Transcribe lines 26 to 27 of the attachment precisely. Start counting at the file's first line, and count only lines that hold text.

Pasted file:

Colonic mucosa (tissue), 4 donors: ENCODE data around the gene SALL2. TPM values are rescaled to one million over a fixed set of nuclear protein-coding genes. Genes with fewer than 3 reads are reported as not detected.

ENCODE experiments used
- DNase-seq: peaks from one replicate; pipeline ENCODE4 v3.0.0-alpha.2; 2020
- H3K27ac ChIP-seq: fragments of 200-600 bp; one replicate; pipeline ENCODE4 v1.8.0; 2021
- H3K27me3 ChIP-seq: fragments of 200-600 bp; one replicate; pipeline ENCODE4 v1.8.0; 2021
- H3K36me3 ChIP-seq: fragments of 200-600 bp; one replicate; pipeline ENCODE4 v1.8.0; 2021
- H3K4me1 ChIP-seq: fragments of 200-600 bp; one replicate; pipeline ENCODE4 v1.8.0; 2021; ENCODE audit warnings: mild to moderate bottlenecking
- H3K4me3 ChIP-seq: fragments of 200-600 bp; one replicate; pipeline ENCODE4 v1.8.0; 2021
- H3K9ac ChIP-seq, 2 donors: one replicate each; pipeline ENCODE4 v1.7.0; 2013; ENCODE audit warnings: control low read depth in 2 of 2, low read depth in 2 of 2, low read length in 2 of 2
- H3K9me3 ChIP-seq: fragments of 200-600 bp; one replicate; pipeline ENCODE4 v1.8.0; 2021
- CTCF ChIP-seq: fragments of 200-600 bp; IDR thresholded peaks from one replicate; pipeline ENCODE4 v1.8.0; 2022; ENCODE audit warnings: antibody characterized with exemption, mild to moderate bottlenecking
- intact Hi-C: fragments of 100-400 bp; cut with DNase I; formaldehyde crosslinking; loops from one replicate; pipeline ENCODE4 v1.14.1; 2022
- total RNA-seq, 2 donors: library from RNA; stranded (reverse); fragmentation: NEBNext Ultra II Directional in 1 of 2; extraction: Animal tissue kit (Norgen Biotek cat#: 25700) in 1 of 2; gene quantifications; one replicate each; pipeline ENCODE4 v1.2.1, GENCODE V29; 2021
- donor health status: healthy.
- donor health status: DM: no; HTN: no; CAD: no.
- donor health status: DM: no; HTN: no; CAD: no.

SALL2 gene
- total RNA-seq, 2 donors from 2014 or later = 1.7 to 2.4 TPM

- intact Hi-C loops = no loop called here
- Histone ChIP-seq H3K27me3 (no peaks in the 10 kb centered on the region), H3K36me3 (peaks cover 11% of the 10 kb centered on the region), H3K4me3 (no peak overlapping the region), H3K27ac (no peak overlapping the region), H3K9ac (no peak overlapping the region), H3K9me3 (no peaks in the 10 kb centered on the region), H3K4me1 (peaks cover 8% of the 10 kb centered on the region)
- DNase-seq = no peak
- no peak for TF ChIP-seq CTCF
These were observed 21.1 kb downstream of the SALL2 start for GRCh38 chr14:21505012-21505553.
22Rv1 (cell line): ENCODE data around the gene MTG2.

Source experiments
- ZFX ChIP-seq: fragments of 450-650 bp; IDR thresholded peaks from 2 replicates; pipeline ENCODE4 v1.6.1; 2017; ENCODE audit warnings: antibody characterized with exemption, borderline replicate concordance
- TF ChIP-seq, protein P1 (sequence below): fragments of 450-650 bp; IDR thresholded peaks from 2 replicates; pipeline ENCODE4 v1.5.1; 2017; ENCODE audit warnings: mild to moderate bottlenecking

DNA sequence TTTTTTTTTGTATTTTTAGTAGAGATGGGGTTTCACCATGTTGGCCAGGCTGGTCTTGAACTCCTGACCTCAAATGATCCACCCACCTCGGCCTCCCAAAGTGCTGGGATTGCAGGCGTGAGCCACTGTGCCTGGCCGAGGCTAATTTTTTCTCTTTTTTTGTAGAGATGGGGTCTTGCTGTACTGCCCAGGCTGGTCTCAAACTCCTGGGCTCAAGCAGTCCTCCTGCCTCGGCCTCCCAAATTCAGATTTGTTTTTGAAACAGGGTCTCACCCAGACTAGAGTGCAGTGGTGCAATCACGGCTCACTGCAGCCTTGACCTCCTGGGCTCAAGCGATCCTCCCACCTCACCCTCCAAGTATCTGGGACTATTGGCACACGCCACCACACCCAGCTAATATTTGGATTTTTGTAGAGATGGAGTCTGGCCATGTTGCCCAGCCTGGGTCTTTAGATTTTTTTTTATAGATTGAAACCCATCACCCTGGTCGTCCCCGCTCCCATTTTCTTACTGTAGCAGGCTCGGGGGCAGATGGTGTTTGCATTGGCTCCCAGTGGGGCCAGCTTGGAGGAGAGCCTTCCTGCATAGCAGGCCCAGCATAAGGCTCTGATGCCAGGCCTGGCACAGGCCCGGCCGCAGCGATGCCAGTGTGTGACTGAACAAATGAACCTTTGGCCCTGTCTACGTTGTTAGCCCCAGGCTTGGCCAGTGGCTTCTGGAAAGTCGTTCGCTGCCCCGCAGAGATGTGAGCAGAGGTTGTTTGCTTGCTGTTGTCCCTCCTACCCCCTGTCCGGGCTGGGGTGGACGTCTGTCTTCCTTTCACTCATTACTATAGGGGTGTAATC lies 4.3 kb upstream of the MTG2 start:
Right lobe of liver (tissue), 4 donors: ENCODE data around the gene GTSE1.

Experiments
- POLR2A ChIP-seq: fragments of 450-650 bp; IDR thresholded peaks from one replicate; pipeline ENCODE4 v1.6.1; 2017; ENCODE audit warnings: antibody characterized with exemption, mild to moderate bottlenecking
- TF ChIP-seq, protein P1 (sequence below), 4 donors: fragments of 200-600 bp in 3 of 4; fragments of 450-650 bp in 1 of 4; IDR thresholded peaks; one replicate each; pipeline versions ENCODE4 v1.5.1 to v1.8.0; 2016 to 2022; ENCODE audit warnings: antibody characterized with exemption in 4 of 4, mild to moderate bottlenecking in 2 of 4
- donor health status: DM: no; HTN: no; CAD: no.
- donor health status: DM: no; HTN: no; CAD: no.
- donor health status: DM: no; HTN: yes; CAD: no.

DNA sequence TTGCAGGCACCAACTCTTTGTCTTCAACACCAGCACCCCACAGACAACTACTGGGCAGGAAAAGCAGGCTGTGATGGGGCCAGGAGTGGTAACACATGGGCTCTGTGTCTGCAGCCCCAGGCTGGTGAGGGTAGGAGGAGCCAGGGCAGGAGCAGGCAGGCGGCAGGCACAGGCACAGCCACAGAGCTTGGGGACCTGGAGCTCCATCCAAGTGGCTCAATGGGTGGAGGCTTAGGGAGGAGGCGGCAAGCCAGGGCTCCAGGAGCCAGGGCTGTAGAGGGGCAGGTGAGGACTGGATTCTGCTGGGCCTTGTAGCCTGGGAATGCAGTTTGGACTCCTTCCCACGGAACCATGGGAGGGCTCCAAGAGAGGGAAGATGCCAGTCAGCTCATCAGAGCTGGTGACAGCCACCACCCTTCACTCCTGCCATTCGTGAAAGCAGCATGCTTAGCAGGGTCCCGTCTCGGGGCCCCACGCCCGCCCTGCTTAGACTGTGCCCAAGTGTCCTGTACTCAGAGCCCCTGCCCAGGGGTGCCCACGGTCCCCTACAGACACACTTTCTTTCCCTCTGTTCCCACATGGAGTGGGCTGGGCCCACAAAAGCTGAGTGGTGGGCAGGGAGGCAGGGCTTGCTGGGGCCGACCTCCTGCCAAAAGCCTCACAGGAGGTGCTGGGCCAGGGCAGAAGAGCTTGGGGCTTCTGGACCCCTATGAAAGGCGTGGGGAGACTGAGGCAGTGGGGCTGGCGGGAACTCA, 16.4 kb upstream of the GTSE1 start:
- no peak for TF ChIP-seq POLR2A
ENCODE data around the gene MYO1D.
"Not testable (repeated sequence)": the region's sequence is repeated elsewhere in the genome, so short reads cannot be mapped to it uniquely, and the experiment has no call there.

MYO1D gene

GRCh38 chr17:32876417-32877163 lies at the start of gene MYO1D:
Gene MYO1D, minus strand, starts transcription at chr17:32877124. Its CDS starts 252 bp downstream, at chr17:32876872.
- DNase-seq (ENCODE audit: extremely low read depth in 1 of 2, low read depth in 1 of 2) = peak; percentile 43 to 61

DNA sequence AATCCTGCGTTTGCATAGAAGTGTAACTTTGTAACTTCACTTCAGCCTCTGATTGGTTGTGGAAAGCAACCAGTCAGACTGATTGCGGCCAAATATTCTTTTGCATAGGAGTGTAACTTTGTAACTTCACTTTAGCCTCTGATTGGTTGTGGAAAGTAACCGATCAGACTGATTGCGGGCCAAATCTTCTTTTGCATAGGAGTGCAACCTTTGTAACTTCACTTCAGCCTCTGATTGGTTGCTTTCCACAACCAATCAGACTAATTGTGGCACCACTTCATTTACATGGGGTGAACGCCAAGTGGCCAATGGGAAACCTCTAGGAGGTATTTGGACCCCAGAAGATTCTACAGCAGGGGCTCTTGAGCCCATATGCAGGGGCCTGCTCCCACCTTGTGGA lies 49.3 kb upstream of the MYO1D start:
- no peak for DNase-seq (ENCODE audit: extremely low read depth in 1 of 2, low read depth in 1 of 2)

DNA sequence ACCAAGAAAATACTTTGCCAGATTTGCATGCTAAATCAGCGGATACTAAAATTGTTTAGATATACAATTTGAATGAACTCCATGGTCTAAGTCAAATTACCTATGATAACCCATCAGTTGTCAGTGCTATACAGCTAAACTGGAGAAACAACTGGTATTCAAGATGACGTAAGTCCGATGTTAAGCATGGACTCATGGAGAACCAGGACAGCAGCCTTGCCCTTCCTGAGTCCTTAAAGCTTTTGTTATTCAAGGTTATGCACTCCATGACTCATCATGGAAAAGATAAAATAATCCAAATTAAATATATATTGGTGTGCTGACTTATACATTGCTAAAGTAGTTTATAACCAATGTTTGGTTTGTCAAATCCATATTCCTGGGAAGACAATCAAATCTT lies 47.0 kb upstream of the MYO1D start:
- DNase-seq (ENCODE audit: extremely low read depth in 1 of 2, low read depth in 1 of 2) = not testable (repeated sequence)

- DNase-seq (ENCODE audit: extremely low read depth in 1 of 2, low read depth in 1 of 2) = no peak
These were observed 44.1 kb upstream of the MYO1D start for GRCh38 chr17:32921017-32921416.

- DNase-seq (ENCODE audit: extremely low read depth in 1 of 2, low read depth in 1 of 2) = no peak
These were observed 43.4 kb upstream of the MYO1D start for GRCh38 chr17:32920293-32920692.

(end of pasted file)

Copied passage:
- ZFX ChIP-seq: fragments of 450-650 bp; IDR thresholded peaks from 2 replicates; pipeline ENCODE4 v1.6.1; 2017; ENCODE audit warnings: antibody characterized with exemption, borderline replicate concordance
- TF ChIP-seq, protein P1 (sequence below): fragments of 450-650 bp; IDR thresholded peaks from 2 replicates; pipeline ENCODE4 v1.5.1; 2017; ENCODE audit warnings: mild to moderate bottlenecking